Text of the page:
The Wonderful World of Writing: Strategies for Effective Writing Instruction

By Lee Anne Sulzberger, M.Ed.
May/June 2012

“Inspiration is wonderful when it happens, but the writer must develop an approach for the rest of the time ... The wait is simply too long.”   Leonard Bernstein, composer and conductor (1918-1990)

Why Focus on Writing Instruction?

There is no doubt that students need to learn to write effectively. “Along with reading comprehension, writing skill is a predictor of academic gsuccess and a basic requirement for participation in civic life and in the global economy” (Graham & Perin, 2007, p. 3).  Yet, often students sit in front of blank pieces of paper or empty computer screens, waiting for inspiration to strike or not knowing where to start?

What Works?

Graham and Perin (2007) have identified 11 elements of effective writing instruction to help students in 4th through 12th grade become better writers. These key elements are:

  • Writing strategies (teaching  students explicit strategies for planning, revising, and editing)
  • Summarization (teaching students explicit strategies for summarizing written material)
  • Collaborative writing (arranging students in groups to plan, draft, revise, and edit their writing)
  • Specific product goals (providing students with attainable goals for the product)
  • Word processing (using technology to support writing)
  • Sentence-combining (teaching students how to create complex sentences)
  • Prewriting (using structured activities to help students plan and organize their writing)
  • Inquiry activities (teaching students how to analyze current data and information to complete writing tasks)
  • Process writing approach (using a structure to engage students in writing)
  • Study of models (giving students the opportunity to read and analyze examples of good writing)
  • Writing for content learning (teaching students how to use writing as a tool for learning content. Visit http://her.hepg.org/content/t2k0m13756113566/fulltext.pdf for a report addressing the link between writing and content reading)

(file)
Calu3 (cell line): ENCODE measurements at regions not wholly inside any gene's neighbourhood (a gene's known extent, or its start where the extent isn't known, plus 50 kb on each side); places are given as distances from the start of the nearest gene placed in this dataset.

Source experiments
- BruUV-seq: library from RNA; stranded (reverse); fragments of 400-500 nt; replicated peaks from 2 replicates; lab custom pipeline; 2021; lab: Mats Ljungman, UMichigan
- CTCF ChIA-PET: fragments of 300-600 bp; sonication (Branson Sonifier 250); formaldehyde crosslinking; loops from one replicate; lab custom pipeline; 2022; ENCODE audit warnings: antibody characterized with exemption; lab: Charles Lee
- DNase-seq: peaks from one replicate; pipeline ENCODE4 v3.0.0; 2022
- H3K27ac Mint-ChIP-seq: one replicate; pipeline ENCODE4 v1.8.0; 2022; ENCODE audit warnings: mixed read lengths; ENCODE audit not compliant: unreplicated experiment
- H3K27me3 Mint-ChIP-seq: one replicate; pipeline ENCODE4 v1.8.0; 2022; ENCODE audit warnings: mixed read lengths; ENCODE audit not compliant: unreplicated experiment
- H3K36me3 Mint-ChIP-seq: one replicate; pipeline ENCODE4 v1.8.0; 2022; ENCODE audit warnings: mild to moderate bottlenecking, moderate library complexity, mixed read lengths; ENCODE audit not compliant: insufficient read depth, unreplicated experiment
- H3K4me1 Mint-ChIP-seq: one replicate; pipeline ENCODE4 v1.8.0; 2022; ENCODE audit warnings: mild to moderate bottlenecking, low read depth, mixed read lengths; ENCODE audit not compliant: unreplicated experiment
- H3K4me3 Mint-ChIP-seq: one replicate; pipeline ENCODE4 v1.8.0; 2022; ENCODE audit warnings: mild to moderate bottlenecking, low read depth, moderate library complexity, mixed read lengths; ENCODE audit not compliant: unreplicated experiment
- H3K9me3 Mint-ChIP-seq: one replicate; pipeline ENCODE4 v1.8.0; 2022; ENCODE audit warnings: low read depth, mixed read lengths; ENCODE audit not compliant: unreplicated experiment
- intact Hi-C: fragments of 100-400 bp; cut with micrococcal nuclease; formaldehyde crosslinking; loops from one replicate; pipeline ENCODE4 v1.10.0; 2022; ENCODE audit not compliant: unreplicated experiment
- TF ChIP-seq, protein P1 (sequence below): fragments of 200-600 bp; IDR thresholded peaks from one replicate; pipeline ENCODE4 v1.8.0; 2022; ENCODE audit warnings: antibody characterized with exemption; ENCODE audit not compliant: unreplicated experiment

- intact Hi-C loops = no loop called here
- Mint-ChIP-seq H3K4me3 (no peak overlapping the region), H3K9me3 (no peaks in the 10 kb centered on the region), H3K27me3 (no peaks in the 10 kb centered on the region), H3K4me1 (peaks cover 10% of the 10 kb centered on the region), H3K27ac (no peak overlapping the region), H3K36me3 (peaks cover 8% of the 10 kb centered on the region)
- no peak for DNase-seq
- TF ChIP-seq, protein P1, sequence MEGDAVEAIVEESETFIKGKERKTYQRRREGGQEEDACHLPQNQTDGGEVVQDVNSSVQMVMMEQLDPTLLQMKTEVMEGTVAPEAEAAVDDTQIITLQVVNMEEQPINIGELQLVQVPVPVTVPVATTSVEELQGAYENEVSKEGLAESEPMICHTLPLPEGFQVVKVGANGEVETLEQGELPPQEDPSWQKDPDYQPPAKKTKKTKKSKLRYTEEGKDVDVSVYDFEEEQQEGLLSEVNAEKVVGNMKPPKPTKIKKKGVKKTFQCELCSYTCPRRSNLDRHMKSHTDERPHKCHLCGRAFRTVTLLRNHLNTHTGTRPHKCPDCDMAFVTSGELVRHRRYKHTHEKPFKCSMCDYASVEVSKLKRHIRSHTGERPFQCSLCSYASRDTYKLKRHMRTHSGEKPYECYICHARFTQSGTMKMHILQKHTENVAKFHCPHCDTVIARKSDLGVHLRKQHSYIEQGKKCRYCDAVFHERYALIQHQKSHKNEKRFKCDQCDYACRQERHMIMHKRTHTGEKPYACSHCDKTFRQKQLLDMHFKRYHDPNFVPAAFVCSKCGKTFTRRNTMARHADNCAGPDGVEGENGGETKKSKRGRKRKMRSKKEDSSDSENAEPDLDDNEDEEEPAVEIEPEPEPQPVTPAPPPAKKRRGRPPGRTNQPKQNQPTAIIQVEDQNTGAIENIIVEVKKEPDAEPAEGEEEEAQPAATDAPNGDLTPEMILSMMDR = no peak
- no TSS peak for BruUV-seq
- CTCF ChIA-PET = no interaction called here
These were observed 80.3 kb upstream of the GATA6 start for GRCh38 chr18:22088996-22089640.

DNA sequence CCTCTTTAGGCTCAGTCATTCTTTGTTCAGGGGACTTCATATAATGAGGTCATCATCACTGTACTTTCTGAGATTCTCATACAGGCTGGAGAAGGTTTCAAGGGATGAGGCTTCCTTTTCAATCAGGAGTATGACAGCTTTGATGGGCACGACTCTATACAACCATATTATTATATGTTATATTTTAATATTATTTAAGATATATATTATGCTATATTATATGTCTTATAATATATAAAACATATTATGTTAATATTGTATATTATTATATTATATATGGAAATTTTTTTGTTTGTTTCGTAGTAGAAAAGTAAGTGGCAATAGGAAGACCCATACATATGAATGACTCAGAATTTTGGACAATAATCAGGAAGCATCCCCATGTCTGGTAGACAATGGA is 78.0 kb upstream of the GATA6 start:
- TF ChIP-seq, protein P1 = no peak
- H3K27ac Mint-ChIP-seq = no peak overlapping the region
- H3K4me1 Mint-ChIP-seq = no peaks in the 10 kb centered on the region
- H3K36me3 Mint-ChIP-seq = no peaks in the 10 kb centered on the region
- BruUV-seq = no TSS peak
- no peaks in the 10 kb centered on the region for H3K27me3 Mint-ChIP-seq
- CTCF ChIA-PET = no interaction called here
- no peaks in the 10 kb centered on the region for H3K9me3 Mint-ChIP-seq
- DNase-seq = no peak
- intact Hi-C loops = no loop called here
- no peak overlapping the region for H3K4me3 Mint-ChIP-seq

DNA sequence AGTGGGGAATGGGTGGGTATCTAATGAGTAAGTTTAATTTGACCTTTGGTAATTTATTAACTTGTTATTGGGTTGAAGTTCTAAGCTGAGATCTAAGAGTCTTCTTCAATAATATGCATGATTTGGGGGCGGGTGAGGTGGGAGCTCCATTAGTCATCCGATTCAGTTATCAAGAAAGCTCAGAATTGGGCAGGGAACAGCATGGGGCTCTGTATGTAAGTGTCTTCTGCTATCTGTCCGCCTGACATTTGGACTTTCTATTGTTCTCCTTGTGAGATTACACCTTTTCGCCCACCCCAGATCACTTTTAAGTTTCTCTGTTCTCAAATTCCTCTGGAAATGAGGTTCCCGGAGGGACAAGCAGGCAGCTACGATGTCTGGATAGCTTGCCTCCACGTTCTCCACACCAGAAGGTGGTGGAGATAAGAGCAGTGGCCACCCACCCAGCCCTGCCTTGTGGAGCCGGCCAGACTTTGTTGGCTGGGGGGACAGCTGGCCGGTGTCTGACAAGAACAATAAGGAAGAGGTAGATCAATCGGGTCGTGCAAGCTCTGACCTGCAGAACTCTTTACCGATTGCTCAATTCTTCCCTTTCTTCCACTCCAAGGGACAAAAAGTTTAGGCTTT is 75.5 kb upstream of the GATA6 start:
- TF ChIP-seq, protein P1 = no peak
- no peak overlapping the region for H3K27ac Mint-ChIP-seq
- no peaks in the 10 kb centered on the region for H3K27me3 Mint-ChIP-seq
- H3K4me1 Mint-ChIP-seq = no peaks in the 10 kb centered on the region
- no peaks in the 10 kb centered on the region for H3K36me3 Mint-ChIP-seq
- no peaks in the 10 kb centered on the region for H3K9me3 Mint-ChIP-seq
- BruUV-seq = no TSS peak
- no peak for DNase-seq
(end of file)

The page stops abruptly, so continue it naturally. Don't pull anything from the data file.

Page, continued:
What Does Writing Strategy Instruction Look Like in the Classroom?

The key instructional element with the strongest positive effect (effect size = .82) on student writing was teaching explicit strategies for planning, revising, and/or editing (Graham & Perin, 2007).

Self-Regulated Strategy Development (SRSD), one approach that teachers can use to help students learn a variety of writing strategies (Santangelo, Harris, & Graham, 2008), is a six-stage framework that supports learning a particular writing strategy. The stages can be changed to meet student needs. Table 1 shows the six stages and how they may be used as a framework for teaching the RAFT strategy for prewriting. The RAFT strategy helps students plan an engaging piece of writing by having them consider the Role, Audience, Format, and Topic of the writing assignment (Santa, Havens, & Valdes, 2004).

Table 1

An Example of Self-Regulated Strategy Development

s (Santangelo et al., 2008).

Using SRSD as a framework for teaching explicit writing strategies is one way that teachers can help students become independent and proficient writers.

Additional Resources

For more comprehensive information on teaching writing, visit the National Writing Project http://www.nwp.org/. Visit http://education.wm.edu/centers/evwp  to learn more about the Eastern Virginia Writing Project housed at The College of William and Mary.

Further, writing modules for middle school students in Virginia may be found at http://www.doe.virginia.gov/instruction/graduation/project_graduation/online_tutorials/english/materials/writing_middleschool.pdf

For a free online learning module that outlines and describes the process for teaching students the POW+TREE strategy as a way to write a more effective persuasive essay, visit http://iris.peabody.vanderbilt.edu/pow/chalcycle.htm

Read the March 2012 LDOnLine e-newsletter (http://www.ldonline.org/ldnewsletters/past) to learn how to support writing development for students with learning disabilities. 

References

Graham, S., & Perin, D. (2007). Writing next: Effective strategies to improve writing of adolescents in middle and high schools – A report to Carnegie Corporation of New York. Washington, DC: Alliance for Excellent Education.

Santa, C. M., Havens, L. T., & Valdes, B. J. (2004). Creating independence through student-owned strategies (3rd ed.). Dubuque, IA: Kendall/Hunt.

Santangelo, T., Harris, K. R., & Graham, S. (2008). Using self-regulated strategy development to support students who have “trubol giting thangs into werds.” Remedial and Special Education, 29(2), 78-89. doi:10.1177/0741932507311636